That’s really powerful all those years later to have those insights. It’s like when you read a book at a certain age, and you read it years later, and you see all these different layers when you have more life experiences and more insights. A piece of art is a living, breathing thing.
You’d think you would have more to say about your own art, that you wouldn’t need to rely on the interpretation to understand it more. But I like that, because it suggests that it’s beyond you, and that you aren’t the author. You know that old cliché, that you’re a conduit. I do like the conduit philosophy. I feel like it adds humility to the creative process. It also strips the ego from it. So yeah, this has all really kind of emblazoned that idea for me.
You had a new record that came out last year. Did the specter of this blooming popularity hover over the record at all? If so, in what ways? How did that sort of shape the music you were making going forward?
I don’t know if we were lucky or unlucky to be unwitting to what was going on as we were writing our latest record, but we were. We had no idea this was happening when the new songs were being written. I think that was probably a good thing. There might have been pressure to emulate the old magic and to capitalize on the new attention. So, that record was made free of any of that. I think it was a really authentic portrayal of where we were in 2020 as artists and as creatives. I love it. I’m really proud of it. But it wasn’t until we were mixing it and kind of packaging it that we were aware of what was going on with TikTok. It didn’t really influence it, it just made it really exciting to be observing this thing happening while we were finishing something that was disconnected from it.
That’s great timing, because you’re like, “Great, we have all this popularity, and we have something new coming.” You couldn’t have timed it better. But I like that it’s not self-conscious, because that’s very much how those original songs were made. There’s that same feeling that there’s not pressure on it. There’s not that something on your shoulders.
Yeah, and I mean, moving forward, I think the message is one of liberation, as it relates to writing new music. The old music getting this stamp of widespread approval is reminding us that we can—and anyone can—do whatever they want in the creative space with songwriting. Nothing has to be formulaic. Nothing has to abide by any rules. In fact, it’s better when it doesn’t, so long that it’s coming from a channeled and free space. We’re quite thankful for that message, for the permission that we realize now we never needed to just simply be free, to make art and songs unfettered by the rulebook.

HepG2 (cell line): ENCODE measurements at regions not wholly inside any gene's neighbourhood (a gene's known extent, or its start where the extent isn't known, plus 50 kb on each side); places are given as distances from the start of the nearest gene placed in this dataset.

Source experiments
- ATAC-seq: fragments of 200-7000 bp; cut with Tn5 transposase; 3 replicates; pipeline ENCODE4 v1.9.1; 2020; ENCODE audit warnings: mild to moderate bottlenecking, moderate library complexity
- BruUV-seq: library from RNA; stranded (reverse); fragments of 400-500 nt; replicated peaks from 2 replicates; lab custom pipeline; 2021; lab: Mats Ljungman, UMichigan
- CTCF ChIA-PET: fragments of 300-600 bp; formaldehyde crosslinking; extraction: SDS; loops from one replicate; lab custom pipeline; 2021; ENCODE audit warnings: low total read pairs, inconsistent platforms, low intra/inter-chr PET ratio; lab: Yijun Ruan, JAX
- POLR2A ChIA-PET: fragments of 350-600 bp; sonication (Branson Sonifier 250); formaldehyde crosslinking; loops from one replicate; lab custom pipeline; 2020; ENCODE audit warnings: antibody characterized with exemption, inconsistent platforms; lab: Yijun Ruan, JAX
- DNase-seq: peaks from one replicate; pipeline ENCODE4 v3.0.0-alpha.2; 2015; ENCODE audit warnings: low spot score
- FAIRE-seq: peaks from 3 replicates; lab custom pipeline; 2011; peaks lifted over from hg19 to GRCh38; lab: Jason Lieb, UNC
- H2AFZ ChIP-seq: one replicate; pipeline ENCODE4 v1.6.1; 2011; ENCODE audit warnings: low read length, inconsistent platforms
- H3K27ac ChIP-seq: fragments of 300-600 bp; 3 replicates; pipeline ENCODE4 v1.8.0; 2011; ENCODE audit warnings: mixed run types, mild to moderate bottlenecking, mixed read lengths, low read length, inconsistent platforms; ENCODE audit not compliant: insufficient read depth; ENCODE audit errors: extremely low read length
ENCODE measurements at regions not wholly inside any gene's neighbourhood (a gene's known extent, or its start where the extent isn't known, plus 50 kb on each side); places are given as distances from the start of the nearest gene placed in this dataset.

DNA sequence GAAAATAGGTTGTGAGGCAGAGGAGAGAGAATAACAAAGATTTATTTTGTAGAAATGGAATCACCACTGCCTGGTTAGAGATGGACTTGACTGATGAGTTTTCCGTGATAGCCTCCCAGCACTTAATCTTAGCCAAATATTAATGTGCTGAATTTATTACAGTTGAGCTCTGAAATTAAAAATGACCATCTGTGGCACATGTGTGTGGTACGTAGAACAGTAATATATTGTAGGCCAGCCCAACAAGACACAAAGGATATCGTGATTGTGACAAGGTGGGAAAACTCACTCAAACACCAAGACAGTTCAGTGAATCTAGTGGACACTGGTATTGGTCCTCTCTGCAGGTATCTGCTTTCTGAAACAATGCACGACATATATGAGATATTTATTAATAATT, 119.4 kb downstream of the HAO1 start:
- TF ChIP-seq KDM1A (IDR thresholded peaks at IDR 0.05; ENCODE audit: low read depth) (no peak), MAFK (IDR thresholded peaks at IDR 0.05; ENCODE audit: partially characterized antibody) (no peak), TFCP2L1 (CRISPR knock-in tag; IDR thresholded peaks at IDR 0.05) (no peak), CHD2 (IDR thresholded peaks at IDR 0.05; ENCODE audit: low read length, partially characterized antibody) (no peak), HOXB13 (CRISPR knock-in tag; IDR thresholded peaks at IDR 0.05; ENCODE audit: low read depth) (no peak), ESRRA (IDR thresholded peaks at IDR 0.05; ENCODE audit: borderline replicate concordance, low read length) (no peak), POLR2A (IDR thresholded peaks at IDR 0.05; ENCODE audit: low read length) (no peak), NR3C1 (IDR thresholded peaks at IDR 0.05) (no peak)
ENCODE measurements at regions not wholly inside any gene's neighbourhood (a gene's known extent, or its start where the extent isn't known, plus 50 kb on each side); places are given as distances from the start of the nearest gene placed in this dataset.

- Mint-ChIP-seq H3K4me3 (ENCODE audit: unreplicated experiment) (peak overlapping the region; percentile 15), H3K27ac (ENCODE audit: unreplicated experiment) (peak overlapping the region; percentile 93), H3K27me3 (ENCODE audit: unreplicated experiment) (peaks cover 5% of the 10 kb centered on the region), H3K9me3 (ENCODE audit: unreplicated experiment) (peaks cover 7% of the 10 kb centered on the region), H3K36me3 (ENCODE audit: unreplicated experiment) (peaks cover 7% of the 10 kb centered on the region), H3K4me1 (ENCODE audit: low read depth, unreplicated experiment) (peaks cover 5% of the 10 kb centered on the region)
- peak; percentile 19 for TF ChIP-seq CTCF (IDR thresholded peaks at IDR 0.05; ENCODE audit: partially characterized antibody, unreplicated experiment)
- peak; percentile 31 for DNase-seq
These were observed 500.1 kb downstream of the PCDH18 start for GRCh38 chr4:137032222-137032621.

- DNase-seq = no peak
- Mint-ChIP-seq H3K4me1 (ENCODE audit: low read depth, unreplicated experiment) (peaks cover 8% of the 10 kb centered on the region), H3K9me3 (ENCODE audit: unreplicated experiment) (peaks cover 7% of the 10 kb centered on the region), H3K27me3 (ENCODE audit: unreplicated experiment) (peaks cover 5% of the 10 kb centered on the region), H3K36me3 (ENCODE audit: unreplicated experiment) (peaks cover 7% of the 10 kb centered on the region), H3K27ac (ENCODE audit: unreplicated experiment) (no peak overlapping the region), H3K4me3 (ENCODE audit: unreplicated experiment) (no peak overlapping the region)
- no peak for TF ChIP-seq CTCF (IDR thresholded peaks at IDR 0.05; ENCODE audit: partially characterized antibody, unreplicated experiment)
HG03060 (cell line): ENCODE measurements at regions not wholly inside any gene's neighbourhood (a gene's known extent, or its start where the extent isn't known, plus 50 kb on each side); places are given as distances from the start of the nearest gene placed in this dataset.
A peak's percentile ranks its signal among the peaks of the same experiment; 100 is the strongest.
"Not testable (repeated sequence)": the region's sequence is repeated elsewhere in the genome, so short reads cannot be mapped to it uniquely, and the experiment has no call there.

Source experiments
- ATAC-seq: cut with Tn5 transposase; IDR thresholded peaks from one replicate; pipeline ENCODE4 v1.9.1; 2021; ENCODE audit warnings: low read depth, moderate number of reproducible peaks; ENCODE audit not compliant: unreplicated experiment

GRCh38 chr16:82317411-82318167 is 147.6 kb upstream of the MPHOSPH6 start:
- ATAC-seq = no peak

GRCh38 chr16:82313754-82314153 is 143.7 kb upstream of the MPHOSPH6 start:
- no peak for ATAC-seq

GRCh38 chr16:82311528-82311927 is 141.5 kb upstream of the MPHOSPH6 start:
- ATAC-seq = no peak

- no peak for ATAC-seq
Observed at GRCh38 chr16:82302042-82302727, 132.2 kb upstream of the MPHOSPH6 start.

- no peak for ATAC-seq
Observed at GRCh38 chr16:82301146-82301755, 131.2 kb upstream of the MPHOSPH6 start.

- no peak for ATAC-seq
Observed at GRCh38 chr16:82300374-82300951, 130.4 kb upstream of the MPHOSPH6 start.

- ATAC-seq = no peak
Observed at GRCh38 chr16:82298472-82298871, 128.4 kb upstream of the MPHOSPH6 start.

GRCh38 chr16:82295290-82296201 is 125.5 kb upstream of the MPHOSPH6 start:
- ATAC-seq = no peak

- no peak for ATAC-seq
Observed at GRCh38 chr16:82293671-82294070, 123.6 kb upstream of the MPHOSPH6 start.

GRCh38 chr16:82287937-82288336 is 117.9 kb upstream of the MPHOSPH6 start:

Touring has obviously been a little more challenging in recent years. Have you seen crowds change at all?
We just went on a US tour for a month. We’ve been traveling and touring in the US for 15 years. But it was interesting, because these shows, everyone was there seeing the band for the first time. And it was teenagers for the most part. A thousand-plus teenagers in a room every night. We’d ask, “Who is seeing the band for the first time?” Every hand in the house went up. So that would only suggest that the people that used to come and see us that would have come and seen us just weren’t able to get tickets because these kids were hot on the pulse. That was a really bizarre and shocking environment to walk into.
Obviously, it was very exciting. Such good fortune. But it was a new introduction and it was a first impression. It was high octane, young, exuberant energy. You know, we really had to give a lot and do right by this opportunity to greet these folks for the first time and make their inaugural experience worth it. So yeah, the stakes were high and it was amazing.
That’s a lot considering the fact you’re coming back after having time off because of the pandemic and then you have to walk into this. That could be a lot of pressure.
Yeah, I guess it was a lot of energy. Coming off of the pandemic, we were humbled by how tired we got so easily. It was like, “Wow, we don’t remember touring being so tiring.” But it was a good kick in the ass. We came home and said, “Okay, it’s time to train for the road.” You know, in a new way, like Rocky-style. So yeah, we’re pretty inspired and driven right now to greet the rest of this robust touring cycle with some big energy that we create ourselves.
Gotta do some cardio or strength training.
You’ve got to actually do your vocal practice while you’re doing cardio. Like Beyonce — they’re on the treadmill and they’re doing lip trills.
That’s a TikTok video right there. There’s some quality viral content. What other unexpected things have you been able to have because of this experience?
Gosh, I mean, just seeing the world in a way that we haven’t and didn’t think we would. That’s a big part of it. The world is really opened up. We’ve never played Dublin and we’re going to Dublin. You know, small things like that. Or big things like that, depending how you look at it. It’s big to us.
You know, ultimately, the freedom. It’s nice to feel like we have complete freedom to be ourselves musically and do whatever it is that we want to do. That might be the most profound thing.
Inside is out now via Warner Records. Get it here.
Mother Mother is a Warner Music artist. Uproxx is an independent subsidiary of Warner Music Group.